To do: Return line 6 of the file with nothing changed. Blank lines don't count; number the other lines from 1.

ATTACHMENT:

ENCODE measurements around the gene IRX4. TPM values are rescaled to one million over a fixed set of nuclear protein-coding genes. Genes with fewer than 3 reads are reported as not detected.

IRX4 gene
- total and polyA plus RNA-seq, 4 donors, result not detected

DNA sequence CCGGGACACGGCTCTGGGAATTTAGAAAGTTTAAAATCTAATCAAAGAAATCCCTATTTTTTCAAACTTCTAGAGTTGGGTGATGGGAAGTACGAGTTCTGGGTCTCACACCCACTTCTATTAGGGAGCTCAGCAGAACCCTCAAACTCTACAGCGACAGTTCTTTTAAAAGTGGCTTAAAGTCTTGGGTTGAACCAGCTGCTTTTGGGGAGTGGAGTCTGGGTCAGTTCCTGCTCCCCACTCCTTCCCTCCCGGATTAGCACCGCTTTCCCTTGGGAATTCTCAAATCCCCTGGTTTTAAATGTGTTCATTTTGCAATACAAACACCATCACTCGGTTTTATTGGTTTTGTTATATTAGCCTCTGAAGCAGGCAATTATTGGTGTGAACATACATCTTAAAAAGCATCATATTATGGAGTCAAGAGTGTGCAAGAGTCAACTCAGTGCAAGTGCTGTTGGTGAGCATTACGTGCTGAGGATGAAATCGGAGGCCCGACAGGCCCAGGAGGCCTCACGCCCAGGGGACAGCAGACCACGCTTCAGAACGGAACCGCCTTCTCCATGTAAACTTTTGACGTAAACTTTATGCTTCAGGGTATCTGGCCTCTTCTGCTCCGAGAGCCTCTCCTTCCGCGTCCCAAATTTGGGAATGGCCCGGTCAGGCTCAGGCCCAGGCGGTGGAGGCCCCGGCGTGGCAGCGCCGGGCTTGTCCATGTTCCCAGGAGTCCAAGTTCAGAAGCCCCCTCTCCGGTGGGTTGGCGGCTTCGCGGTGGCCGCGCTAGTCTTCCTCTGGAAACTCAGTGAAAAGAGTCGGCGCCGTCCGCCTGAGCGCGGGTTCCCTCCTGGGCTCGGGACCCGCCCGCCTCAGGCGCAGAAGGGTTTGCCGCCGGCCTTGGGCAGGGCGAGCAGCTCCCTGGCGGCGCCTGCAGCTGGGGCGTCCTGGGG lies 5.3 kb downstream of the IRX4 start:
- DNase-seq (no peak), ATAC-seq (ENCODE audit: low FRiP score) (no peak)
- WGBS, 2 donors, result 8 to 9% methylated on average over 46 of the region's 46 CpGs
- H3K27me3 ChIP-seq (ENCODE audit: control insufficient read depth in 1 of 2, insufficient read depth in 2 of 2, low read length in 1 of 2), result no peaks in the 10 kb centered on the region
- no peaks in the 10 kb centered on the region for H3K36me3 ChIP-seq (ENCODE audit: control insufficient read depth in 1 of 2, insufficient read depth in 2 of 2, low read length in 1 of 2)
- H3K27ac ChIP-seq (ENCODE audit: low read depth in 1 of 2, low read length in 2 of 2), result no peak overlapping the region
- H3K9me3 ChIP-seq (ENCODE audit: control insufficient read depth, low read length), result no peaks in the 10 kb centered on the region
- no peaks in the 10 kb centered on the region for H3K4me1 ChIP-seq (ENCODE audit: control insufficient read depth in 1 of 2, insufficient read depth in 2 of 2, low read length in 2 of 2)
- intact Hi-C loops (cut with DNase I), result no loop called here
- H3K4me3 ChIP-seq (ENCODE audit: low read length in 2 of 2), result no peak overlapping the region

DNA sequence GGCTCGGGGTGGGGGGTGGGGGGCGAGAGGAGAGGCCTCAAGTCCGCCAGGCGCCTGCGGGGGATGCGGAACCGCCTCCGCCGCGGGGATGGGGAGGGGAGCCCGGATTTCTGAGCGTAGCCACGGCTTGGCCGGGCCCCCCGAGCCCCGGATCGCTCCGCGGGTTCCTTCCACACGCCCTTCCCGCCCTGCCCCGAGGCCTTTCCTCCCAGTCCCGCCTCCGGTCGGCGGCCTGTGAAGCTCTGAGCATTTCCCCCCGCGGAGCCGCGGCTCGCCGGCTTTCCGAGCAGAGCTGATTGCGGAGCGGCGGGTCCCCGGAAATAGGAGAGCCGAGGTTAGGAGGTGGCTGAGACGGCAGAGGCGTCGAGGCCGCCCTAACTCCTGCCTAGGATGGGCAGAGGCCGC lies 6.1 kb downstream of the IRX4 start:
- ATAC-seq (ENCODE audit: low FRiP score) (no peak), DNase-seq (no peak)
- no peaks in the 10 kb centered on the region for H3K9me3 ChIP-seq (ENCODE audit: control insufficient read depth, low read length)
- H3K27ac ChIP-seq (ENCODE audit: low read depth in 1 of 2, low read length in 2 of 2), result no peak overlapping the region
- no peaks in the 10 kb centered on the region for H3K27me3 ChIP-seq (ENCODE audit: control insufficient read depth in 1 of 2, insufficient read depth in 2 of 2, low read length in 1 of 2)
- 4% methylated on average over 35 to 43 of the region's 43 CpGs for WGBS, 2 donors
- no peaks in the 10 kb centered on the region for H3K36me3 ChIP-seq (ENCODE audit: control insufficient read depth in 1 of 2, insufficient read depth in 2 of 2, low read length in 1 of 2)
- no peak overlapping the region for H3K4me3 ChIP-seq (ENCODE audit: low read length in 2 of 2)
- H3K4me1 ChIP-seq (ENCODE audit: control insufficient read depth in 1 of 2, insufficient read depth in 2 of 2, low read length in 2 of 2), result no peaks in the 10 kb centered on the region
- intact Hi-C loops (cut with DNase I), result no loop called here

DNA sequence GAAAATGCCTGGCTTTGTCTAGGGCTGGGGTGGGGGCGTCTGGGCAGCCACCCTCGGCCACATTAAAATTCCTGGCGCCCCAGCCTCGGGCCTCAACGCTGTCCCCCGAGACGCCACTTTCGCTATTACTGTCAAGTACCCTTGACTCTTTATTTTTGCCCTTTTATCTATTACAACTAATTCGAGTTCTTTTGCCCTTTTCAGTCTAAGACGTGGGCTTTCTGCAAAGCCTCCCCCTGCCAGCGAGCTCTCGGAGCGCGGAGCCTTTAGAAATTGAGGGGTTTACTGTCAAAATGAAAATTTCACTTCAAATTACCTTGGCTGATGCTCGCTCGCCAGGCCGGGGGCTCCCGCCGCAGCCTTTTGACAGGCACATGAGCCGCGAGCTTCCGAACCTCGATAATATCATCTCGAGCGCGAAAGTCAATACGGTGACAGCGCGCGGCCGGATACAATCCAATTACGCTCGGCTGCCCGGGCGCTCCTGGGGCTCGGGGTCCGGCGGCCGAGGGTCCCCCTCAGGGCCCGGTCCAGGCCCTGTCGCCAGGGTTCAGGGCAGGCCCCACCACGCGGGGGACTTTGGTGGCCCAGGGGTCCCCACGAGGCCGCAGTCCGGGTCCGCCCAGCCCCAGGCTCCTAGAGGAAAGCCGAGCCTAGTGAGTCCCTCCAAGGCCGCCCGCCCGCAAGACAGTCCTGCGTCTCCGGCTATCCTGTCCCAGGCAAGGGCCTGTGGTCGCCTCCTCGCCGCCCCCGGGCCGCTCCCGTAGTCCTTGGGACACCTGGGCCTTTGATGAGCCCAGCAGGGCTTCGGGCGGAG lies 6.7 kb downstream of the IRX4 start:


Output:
- WGBS, 2 donors, result 8 to 9% methylated on average over 46 of the region's 46 CpGs